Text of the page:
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4 of 5 people found the following review helpful By D. S. Samarasinghe on July 26, 2009
Format: Paperback
After reading "Putin and the Rise of Russia" by Michael Stuermer, which was a very measured assessment of Vladimir Putin, I decided to read "Putin's Labyrinth" by Steve LeVine. This book is a passionate anti-Putin book drawn mainly from the views and opinions of people opposed to his rule such as Alexander Litvinenko, the poisoned former FSB agent turned dissident and the assassinated journalist Anna Politkovskaya. LeVine blames Putin for a string of assassinations that took place in Russia mainly targetting media persons.he also endorses the view of some dissidents that the string of bombings that struck Russian appartment blocks were stage managed to bring about Putin's rise to power.
The central theme of the author is that Russia is really "a facade democracy" which has many repressive aspects to it- in fact not so different to the old Soviet Union. In this society, like in the USSR, those who speak against the system are at risk.
At the same time he acknowledges that Vladimir Putin and his government are extremely popular for giving the country again confidence and strength.
What the reader needs to determine whether Russia has gained from the rule of Vladimir Putin who has brought pride and wealth to that importasnt country and whether the costs which leVine has highlighted are worth paying. There is no doubt, given the popularity of Vladimir Putin thta most people in Russai prefer a strong system to an indecisive one. That's the main strength of Putin and his government.
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8 of 11 people found the following review helpful By Alan A. Elsner VINE VOICE on September 4, 2008
Format: Hardcover
This is a timely book, coming so soon after the Russian intervention in Georgia, and covers an interesting and important subject. The author states his thesis at the outset: that because of its history, Russia is a country and Russians a people more tolerant of brutal behavior by the government than others and that the current Putin regime is ruthless in crushing dissent and enforcing its one-party rule of the country.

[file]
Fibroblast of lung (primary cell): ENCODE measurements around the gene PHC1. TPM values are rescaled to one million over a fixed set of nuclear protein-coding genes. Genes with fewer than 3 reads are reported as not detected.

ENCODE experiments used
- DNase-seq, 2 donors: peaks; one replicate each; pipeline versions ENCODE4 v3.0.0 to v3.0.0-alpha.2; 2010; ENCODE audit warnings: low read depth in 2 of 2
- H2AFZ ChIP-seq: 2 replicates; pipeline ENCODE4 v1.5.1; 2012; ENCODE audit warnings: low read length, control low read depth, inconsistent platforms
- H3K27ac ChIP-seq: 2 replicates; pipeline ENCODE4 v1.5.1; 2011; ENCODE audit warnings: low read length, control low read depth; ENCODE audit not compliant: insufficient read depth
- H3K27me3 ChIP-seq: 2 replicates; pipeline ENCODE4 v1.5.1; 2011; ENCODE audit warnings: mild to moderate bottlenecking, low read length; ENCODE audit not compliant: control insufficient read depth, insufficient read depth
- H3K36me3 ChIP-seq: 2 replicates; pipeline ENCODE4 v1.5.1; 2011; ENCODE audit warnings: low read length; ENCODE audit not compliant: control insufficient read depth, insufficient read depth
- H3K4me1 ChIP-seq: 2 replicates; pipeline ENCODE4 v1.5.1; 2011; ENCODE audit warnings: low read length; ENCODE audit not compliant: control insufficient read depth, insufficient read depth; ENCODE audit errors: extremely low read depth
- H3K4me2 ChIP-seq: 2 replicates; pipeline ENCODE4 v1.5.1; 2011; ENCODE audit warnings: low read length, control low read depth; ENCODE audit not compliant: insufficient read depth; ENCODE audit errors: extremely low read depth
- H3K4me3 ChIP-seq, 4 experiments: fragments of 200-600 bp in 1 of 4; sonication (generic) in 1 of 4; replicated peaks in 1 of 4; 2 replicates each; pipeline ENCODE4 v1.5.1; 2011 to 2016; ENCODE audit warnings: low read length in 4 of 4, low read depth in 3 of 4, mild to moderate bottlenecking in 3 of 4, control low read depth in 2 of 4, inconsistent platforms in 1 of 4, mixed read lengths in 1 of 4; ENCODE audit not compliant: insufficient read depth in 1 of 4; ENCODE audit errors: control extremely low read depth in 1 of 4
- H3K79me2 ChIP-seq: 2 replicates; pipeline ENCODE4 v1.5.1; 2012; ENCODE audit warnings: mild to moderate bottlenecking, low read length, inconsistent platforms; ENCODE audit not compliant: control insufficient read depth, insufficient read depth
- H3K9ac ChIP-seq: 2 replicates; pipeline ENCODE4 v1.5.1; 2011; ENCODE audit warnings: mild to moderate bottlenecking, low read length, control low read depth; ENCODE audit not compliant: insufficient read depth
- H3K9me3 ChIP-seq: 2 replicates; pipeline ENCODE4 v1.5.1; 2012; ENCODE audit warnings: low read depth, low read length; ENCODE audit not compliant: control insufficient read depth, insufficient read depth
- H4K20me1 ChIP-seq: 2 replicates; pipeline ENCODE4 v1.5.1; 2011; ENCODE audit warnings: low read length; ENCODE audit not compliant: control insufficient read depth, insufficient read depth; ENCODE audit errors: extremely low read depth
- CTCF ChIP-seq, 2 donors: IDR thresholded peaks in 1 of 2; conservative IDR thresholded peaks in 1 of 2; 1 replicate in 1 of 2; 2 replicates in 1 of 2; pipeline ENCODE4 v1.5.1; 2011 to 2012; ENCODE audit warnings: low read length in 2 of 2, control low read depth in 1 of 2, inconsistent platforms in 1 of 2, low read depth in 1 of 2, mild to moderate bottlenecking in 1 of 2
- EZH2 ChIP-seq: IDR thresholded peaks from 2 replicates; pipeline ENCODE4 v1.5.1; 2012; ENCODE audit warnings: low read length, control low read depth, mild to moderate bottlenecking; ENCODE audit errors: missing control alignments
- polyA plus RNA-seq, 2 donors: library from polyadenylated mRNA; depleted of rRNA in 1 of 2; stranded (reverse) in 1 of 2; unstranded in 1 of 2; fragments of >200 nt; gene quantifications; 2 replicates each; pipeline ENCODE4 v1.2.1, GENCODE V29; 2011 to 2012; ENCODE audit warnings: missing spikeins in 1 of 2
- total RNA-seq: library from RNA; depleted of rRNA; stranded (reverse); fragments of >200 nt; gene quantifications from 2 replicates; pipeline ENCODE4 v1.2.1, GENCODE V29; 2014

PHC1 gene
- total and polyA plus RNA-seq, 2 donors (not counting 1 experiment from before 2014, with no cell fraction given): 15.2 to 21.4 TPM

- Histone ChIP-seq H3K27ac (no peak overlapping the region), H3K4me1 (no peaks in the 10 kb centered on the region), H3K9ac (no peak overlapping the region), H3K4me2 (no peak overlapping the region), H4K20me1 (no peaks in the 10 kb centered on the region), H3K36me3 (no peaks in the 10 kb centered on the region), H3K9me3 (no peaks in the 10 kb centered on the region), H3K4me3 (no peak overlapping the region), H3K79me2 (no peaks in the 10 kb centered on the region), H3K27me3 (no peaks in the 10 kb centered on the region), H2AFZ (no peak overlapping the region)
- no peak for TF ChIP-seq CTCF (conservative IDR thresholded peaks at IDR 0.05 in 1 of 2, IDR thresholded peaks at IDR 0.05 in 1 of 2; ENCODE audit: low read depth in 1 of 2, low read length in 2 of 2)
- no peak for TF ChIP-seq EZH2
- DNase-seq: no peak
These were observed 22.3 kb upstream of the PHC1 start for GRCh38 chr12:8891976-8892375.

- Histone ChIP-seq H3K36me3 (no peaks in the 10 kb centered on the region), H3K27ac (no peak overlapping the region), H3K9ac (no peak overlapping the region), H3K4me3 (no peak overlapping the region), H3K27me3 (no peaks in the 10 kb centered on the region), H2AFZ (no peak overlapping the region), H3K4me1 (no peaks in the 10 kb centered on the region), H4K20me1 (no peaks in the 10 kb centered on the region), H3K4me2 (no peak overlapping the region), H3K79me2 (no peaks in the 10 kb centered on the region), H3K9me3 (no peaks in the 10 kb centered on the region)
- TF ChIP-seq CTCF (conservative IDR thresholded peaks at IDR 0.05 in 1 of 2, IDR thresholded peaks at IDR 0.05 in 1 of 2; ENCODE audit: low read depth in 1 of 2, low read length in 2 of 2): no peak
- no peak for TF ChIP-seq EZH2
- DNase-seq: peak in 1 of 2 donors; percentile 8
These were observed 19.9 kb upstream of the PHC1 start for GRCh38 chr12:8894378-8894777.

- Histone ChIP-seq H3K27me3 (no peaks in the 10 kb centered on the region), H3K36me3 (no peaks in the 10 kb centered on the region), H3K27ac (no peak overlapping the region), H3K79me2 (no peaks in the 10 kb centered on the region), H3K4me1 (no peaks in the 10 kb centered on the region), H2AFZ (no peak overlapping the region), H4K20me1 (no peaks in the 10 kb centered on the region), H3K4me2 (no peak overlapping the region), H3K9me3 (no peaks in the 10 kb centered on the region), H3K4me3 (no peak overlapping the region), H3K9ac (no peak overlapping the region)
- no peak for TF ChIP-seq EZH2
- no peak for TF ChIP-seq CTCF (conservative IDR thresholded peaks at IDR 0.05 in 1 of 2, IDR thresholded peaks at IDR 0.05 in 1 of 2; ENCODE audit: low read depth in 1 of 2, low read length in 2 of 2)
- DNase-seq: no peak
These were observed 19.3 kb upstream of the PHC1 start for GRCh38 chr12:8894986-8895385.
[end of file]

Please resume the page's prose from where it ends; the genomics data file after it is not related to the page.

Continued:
Unfortunately what follows is remarkably thin. We go over several well-known cases -- the 2002 takeover of a Moscow theater by Chechen fighters and its brutal "liberation" by the army, the murders of Forbes editor Paul Klebnikov and of crusading journalist Anna Politkovskaya, the poisoning of former KGB officer Alexander Litvinenko.
The problem is that most of the information presented could have been picked up from reading the newspapers. A book has to get beyond that -- to add insights or history or context or unknown facts -- to justify itself. There are a couple of interviews, not always relevant and remarkably unrevealing -- but little sign of real investigative journalism or deep research.
I'm sorry to be negative about this book. I think we need to know more about present-day Russia -- how the government enforces its will, how the oil and gas industry works, how much wealth is trickling down, how the infrastructure is holding up. We need to know more about the way the Russian people live and whether the current oil-based economic expansion is sustainable. We need to know more about the Russian mafia and its ties to the regime and about the FSB (successor to the KGB). We need to know about the state of the armed forces.
Unfortunately, you'll read nothing about that in this book.